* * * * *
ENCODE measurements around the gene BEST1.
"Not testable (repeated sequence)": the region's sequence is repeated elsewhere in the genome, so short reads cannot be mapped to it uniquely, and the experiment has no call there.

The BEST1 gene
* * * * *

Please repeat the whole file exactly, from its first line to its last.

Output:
ENCODE measurements around the gene BEST1.
"Not testable (repeated sequence)": the region's sequence is repeated elsewhere in the genome, so short reads cannot be mapped to it uniquely, and the experiment has no call there.

The BEST1 gene